High Profile Microplastics Study Alleged Not To Be Real


Stephen Luntz

Stephen has a science degree with a major in physics, an arts degree with majors in English Literature and History and Philosophy of Science and a Graduate Diploma in Science Communication.

Freelance Writer


The claim perch prefer microplastics to their regular food has been challenged, but the controversy has more to do with how research should be done and checked than the plastic itself. Vladamir Wrangle/Shutterstock

Considering the threats science is facing today in the form of funding cutbacks and rampant conspiracy theories, the last thing it needs is for a prominent paper to be found to have been faked. That, however, is what a number of marine biologists are alleging. The story might end up damaging public trust in science, but it should actually do the opposite. It shows that while science can go wrong, it has mechanisms that eventually correct its errors.

Last year Science ran a paper that got plenty of attention, including from IFLScience. Concern is building about the effects microplastics are having on marine ecosystems, but this paper indicated things were worse than anyone expected. European perch eggs exposed to microplastics were far less likely to hatch, the authors claimed, and if they did, produce smaller fish unable to flee predators.


Worst of all, perch larvae preferred to eat plastic waste to their natural foods, meaning the products would enter the food chain astonishingly rapidly.

Now, however, the claims are in dispute, with fellow researchers at the laboratory where the work was supposedly done claiming that no study of the size described in the paper was conducted at the time. The authors are standing by their claims, however.

The paper's first author is Dr Oona Lönnstedt of the University of Uppsala, Sweden. Lönnstedt only completed her PhD three years ago, yet she's co-authored more papers than most researchers substantially older than her. From studying the unusual way damselfish escape predators to the spread of invasive species on coral reefs, Lönnstedt made her name as a marine biology rising star.

With such a career Lönnstedt seems an unlikely candidate to falsify studies, yet that is what several scientists at the Ar Research Station in the Baltic Sea are alleging. Dr Josefin Sundin of the Norwegian University of Science and Technology, who is leading the charge, was at Ar when Lönnstedt claims her work was done, and says Lönnstedt had too few fish and insufficient equipment potentially devoted to the project to support her claims.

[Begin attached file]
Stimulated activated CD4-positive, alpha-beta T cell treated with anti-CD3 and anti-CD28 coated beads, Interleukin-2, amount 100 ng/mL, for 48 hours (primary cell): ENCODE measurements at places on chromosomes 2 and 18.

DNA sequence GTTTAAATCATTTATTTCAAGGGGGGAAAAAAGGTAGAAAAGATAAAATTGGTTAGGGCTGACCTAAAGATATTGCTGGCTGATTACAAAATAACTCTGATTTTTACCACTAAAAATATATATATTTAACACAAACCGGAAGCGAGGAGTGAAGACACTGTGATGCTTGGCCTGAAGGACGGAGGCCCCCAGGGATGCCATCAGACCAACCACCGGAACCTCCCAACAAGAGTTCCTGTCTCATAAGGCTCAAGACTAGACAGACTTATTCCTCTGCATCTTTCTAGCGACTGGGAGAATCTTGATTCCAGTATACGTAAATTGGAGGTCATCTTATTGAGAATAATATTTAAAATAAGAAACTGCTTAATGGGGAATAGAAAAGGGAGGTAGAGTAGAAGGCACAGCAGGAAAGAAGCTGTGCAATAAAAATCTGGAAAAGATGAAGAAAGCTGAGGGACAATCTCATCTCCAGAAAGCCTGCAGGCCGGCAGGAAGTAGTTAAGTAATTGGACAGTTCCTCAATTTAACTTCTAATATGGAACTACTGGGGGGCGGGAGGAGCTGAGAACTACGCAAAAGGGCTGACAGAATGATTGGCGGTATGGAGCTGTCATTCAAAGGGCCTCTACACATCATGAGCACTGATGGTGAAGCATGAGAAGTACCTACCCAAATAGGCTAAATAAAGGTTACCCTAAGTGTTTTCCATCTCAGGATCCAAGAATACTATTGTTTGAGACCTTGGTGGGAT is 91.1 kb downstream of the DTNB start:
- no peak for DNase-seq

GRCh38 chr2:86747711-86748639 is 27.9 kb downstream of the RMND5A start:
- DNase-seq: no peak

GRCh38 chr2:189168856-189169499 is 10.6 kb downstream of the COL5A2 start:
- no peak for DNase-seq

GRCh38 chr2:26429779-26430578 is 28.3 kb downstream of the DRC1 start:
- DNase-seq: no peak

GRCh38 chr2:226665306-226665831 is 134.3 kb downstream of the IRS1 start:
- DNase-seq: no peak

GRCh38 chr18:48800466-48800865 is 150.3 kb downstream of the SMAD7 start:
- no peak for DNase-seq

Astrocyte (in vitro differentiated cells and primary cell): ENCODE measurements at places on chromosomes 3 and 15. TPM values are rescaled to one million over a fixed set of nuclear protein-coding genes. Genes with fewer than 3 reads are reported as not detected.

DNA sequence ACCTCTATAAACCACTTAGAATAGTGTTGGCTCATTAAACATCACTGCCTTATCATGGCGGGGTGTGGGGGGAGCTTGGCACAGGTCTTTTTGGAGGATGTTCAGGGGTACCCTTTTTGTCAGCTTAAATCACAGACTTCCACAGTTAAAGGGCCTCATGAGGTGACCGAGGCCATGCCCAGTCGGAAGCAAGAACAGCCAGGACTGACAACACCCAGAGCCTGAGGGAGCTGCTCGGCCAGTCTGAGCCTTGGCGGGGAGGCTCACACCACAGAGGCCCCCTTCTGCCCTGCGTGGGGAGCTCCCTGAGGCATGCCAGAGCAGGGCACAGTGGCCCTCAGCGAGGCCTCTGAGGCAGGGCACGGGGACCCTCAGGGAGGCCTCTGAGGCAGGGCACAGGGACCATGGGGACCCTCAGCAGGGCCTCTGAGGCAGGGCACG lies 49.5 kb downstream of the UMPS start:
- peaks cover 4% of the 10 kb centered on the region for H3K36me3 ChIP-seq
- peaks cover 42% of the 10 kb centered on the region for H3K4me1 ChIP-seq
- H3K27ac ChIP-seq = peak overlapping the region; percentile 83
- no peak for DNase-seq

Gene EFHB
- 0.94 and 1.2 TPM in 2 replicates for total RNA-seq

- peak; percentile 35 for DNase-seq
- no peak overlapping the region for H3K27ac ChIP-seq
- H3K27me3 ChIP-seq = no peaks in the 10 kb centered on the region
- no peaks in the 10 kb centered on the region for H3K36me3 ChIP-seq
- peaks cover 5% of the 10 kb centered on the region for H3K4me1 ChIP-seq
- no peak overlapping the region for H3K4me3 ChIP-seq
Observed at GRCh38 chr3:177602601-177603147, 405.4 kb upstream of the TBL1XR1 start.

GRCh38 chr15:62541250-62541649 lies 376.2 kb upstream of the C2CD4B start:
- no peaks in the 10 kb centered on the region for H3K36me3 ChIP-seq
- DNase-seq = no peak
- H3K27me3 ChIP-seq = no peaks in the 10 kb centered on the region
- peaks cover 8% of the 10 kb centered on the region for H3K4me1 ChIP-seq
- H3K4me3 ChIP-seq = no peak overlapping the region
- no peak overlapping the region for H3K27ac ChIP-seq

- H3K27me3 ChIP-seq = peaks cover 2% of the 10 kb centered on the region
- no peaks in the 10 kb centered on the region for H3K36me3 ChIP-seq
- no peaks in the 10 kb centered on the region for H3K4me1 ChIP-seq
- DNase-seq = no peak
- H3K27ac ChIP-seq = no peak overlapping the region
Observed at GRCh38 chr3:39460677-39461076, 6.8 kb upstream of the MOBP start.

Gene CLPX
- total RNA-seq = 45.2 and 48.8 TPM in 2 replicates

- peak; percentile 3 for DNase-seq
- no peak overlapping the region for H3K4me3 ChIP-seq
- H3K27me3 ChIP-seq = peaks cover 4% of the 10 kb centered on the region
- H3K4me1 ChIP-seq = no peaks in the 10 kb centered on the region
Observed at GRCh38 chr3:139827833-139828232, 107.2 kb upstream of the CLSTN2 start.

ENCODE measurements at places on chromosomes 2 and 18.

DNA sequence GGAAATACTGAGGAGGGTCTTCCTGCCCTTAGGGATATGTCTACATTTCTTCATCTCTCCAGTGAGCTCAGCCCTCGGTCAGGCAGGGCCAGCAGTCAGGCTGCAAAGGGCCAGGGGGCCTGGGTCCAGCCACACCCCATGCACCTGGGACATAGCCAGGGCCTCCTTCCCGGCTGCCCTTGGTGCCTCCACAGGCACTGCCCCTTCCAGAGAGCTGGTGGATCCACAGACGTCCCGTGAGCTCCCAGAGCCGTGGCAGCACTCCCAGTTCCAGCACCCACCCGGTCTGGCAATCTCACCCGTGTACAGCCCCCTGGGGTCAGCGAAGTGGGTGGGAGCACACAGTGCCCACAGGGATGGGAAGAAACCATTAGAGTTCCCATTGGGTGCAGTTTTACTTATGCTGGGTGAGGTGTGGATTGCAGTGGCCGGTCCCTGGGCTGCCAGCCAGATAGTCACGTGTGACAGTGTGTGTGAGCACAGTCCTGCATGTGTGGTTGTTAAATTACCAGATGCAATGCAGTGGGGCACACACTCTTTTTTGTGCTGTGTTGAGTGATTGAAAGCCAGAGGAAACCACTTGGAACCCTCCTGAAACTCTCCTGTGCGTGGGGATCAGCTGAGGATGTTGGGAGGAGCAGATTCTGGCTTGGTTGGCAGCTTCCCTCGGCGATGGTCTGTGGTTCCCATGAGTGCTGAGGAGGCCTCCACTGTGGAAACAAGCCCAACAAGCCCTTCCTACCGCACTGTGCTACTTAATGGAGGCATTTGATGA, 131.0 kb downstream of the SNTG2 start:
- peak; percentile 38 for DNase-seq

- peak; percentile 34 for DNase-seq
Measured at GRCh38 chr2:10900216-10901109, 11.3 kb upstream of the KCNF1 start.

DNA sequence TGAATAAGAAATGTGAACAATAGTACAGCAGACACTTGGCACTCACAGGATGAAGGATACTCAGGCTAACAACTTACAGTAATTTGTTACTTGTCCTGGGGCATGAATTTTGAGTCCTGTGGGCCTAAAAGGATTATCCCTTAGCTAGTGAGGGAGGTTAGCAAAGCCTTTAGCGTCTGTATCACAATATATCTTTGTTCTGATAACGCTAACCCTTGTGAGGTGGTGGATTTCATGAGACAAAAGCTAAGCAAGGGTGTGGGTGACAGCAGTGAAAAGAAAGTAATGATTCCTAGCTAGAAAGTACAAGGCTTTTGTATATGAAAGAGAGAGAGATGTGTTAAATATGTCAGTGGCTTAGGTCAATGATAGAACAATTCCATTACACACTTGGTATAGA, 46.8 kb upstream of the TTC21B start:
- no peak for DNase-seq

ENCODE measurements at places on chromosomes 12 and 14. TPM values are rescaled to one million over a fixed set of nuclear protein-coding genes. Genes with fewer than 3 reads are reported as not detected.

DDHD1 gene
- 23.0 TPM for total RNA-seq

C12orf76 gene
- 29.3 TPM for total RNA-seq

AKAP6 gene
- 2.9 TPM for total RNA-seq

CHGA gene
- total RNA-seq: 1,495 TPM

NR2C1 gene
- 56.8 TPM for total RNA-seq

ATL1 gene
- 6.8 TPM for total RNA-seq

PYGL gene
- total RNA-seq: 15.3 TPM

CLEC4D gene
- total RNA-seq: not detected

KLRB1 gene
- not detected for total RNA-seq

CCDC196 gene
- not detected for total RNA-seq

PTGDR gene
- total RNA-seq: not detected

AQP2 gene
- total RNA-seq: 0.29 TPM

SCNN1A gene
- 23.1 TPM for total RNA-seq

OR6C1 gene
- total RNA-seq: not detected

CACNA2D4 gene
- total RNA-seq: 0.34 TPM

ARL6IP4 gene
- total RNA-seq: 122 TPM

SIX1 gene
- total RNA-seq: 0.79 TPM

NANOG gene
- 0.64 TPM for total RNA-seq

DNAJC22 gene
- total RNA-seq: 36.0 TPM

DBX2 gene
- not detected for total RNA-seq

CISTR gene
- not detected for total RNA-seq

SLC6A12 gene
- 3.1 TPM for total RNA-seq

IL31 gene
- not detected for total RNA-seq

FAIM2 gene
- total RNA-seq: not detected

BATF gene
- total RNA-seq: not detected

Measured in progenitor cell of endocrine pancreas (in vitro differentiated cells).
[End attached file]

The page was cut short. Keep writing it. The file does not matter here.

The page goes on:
When Science's European news editor Martin Enserink inquired, Lönnstedt attributed the allegations to envy by less successful researchers. Journals are looking into toughening their standards for verifying data and there is discussion of having researchers film their work.

Peer reviewed scientific papers frequently get overturned, for many reasons, but straight fabrication is incredibly rare, particularly from someone with Lönnstedt's bright career prospects. The events have raised questions about Science, and Uppsala University's handling of the complaints, and about the pressure and lack of supervision early career scientists often experience.

Nevertheless, it seems likely that, if the allegations are true, the paper will be withdrawn and changes made to the investigation process, all within the space of a year.



Update: The paper has been withdrawn at the authors' request. Although they continue to defend their work, the authors have asked the journal Science to withdraw the paper while it remains under suspicion, and this has been agreed to.


  • tag
  • microplastics,

  • Marine biology,

  • fraud allegations,

  • peer review standards